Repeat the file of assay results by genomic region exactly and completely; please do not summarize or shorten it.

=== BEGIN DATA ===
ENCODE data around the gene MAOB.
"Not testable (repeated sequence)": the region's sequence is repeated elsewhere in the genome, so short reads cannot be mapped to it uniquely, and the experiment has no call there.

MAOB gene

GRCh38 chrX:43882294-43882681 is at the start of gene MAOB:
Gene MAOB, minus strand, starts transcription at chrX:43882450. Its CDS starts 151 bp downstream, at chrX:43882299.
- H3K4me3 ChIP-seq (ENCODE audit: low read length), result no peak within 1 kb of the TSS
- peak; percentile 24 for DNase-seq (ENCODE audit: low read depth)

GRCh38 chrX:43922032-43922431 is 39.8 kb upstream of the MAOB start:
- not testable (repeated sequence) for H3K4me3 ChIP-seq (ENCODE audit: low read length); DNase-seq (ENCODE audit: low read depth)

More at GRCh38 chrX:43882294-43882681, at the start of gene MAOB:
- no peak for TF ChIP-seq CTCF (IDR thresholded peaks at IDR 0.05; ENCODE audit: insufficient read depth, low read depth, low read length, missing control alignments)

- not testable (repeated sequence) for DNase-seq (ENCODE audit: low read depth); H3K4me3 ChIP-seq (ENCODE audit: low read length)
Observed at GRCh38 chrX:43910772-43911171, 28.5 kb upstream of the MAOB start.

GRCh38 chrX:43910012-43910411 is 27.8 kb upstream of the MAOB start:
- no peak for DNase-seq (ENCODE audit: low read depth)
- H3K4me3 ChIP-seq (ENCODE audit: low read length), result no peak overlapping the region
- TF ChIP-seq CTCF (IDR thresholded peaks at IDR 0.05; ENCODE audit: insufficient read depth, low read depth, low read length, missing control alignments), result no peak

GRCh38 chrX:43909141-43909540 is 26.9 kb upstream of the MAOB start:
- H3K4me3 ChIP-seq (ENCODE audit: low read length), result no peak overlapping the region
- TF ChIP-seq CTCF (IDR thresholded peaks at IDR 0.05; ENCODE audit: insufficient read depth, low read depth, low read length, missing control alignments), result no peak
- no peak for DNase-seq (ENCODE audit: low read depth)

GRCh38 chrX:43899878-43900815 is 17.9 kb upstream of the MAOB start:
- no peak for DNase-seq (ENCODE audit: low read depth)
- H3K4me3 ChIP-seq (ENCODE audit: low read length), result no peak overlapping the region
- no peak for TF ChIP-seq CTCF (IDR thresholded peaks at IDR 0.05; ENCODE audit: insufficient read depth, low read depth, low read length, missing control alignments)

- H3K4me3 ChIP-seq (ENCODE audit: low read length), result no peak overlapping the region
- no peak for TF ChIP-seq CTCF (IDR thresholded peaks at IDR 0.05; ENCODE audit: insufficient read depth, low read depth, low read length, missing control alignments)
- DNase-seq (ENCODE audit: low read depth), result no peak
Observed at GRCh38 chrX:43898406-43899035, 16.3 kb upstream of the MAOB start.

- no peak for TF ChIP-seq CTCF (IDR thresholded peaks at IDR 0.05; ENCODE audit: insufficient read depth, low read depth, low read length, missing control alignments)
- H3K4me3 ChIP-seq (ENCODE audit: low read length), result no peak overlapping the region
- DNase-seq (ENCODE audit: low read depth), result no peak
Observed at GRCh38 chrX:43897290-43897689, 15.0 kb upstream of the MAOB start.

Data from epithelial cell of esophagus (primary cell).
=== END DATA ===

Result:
ENCODE data around the gene MAOB.
"Not testable (repeated sequence)": the region's sequence is repeated elsewhere in the genome, so short reads cannot be mapped to it uniquely, and the experiment has no call there.

MAOB gene

GRCh38 chrX:43882294-43882681 is at the start of gene MAOB:
Gene MAOB, minus strand, starts transcription at chrX:43882450. Its CDS starts 151 bp downstream, at chrX:43882299.
- H3K4me3 ChIP-seq (ENCODE audit: low read length), result no peak within 1 kb of the TSS
- peak; percentile 24 for DNase-seq (ENCODE audit: low read depth)

GRCh38 chrX:43922032-43922431 is 39.8 kb upstream of the MAOB start:
- not testable (repeated sequence) for H3K4me3 ChIP-seq (ENCODE audit: low read length); DNase-seq (ENCODE audit: low read depth)

More at GRCh38 chrX:43882294-43882681, at the start of gene MAOB:
- no peak for TF ChIP-seq CTCF (IDR thresholded peaks at IDR 0.05; ENCODE audit: insufficient read depth, low read depth, low read length, missing control alignments)

- not testable (repeated sequence) for DNase-seq (ENCODE audit: low read depth); H3K4me3 ChIP-seq (ENCODE audit: low read length)
Observed at GRCh38 chrX:43910772-43911171, 28.5 kb upstream of the MAOB start.

GRCh38 chrX:43910012-43910411 is 27.8 kb upstream of the MAOB start:
- no peak for DNase-seq (ENCODE audit: low read depth)
- H3K4me3 ChIP-seq (ENCODE audit: low read length), result no peak overlapping the region
- TF ChIP-seq CTCF (IDR thresholded peaks at IDR 0.05; ENCODE audit: insufficient read depth, low read depth, low read length, missing control alignments), result no peak

GRCh38 chrX:43909141-43909540 is 26.9 kb upstream of the MAOB start:
- H3K4me3 ChIP-seq (ENCODE audit: low read length), result no peak overlapping the region
- TF ChIP-seq CTCF (IDR thresholded peaks at IDR 0.05; ENCODE audit: insufficient read depth, low read depth, low read length, missing control alignments), result no peak
- no peak for DNase-seq (ENCODE audit: low read depth)

GRCh38 chrX:43899878-43900815 is 17.9 kb upstream of the MAOB start:
- no peak for DNase-seq (ENCODE audit: low read depth)
- H3K4me3 ChIP-seq (ENCODE audit: low read length), result no peak overlapping the region
- no peak for TF ChIP-seq CTCF (IDR thresholded peaks at IDR 0.05; ENCODE audit: insufficient read depth, low read depth, low read length, missing control alignments)

- H3K4me3 ChIP-seq (ENCODE audit: low read length), result no peak overlapping the region
- no peak for TF ChIP-seq CTCF (IDR thresholded peaks at IDR 0.05; ENCODE audit: insufficient read depth, low read depth, low read length, missing control alignments)
- DNase-seq (ENCODE audit: low read depth), result no peak
Observed at GRCh38 chrX:43898406-43899035, 16.3 kb upstream of the MAOB start.

- no peak for TF ChIP-seq CTCF (IDR thresholded peaks at IDR 0.05; ENCODE audit: insufficient read depth, low read depth, low read length, missing control alignments)
- H3K4me3 ChIP-seq (ENCODE audit: low read length), result no peak overlapping the region
- DNase-seq (ENCODE audit: low read depth), result no peak
Observed at GRCh38 chrX:43897290-43897689, 15.0 kb upstream of the MAOB start.

Data from epithelial cell of esophagus (primary cell).